Friday, April 27, 2012

Sage Bionetworks Synapse

Michael Kellen, Director of Technology at Sage Bionetworks, is trying to build a GitHub for science. It's called Synapse and Kellen described it in a talk at the Sage Bionetworks Commons Congress 2012, this past weekend: 'Synapse' Pilot for Building an 'Information Commons'.

To paraphrase a Kellen's intro:

Science works better when people build off of each other's works. Every great advance is preceded by a multitude of smaller advances. It's no accident that the invention of the printing press and the emergence of the first scientific journals coincide with the many great scientific discoveries of the age of enlightenment. But scientific journals are stuck in a paradigm revolving around the printing press. In other domains, namely open source software, people are more radically reinventing systems for sharing information with each other. Github is a collaborative environment for the domain of software. Synapse aims to be a similar environment for medical and genomic research.

The Synapse concept of a project packages together data and the code to process it. I tried to download the R script shown in the contents and couldn't, either because I'm a knucklehead or because Synapse is a work in progress. On the plus side, they give you a helpful cut-n-paste snippet of R code in the lower right corner to access the project through their R API. When this is fully implemented, it could provide a key piece of computing infrastructure for reproducible data-driven science.

Sage intends to explore ways of connecting to traditional scientific journals. Picture figures that link to interactive visualizations or computational methods that link to code. I'm a big fan of the "live document" concept and it would be great to see journal articles evolve in that direction.

An unintended consequence of NGS, Robert Gentleman points out, is that the data is too big for existing pipes. Any concept of a GitHub for science will have to incorporate processing biological data in the cloud. I could imagine a Synapse project containing data sets, code and a recipe for standing up an EC2 instance (or several). At a click, a scripted process would run, bootstrapping the machines, installing software and dependencies, running a processing pipeline, and visualizing the results in a browser. How would that be for reproducible science?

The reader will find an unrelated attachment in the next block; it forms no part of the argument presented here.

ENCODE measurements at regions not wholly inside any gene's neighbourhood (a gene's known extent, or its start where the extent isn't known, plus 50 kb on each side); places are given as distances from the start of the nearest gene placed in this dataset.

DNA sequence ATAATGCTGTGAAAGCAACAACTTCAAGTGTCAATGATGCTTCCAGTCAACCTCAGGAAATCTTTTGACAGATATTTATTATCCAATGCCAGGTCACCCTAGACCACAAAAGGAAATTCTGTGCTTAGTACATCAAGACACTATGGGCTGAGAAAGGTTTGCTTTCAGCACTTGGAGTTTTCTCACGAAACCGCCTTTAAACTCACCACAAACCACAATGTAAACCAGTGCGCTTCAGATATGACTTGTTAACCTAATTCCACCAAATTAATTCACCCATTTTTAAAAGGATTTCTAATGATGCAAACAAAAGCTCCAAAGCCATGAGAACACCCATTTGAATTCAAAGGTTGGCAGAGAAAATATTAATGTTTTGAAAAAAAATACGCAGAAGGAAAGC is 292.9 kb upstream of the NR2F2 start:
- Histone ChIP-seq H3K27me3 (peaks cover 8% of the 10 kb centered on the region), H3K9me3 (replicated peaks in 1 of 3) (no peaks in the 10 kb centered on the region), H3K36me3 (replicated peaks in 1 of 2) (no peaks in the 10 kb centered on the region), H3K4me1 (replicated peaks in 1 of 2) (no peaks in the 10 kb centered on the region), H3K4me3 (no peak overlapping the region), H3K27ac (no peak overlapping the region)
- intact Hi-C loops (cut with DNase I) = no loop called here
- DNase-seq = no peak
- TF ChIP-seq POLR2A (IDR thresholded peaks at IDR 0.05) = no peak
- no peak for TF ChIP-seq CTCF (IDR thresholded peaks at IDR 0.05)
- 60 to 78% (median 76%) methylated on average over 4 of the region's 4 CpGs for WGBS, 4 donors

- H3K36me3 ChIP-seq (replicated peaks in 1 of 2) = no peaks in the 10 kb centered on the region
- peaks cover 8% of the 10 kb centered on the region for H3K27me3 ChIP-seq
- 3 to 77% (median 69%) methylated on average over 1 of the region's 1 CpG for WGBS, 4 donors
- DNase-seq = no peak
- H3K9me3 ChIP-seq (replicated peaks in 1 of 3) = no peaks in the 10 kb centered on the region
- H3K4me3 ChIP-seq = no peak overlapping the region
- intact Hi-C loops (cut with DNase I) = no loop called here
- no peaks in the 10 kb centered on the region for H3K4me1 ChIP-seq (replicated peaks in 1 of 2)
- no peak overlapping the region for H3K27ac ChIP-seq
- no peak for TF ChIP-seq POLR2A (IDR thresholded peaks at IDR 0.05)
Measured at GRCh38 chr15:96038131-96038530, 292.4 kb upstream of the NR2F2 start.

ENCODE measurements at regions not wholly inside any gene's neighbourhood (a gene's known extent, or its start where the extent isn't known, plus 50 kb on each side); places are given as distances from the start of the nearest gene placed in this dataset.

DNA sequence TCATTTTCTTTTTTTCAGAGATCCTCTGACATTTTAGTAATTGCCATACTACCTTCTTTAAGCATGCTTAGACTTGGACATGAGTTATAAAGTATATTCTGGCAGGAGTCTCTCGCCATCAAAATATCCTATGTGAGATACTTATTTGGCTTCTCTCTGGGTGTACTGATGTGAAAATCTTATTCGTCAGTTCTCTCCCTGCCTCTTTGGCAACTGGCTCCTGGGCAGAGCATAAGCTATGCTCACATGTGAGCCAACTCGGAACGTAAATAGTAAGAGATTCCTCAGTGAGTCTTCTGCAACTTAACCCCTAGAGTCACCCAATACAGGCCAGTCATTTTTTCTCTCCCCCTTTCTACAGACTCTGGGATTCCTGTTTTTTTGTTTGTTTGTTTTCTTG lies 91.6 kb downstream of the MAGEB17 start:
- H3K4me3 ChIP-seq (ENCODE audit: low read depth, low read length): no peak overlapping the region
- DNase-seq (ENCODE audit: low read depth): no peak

Michael Kellen's blog has a bunch of interesting stuff about why building a GitHub for biology is more fun than selling sheets. I bet it is.


  1. Hi Christopher,

    Your problems are most certainly caused by our mad rush to launch a beta and demo at the Sage Congress, and not by you being a knucklehead! The demo I gave had a few things a bit stubbed out like some of the code objects not working as intended yet. We need to catch up on bug fixes and documentation after our recent mad rush of features. You should be able to get data out though the R client, see for work-in-progress docs

  2. Christopher,

    Glad to hear that you gave Synapse a try.

    You are most certainly not a "knucklehead", but even if you are, our goal is to make synapse so easy that even a caveman could use it!

    We had some compatibility issue with older R versions, but we have everything worked out now. You can get the latest version of the synapse R client from our servers by doing:


    Let me know if you still have issues after updating your client version. If you do, we are here to help. Don't hesitate to contact us at


  3. Not related to Sage, except by similar goals, Syapse is a scientific data management startup in silicon valley. They were written up in a Nature news segment:

    Going paperless: The digital lab. Lab-management software and electronic notebooks are here — and this time, it's more than just talk.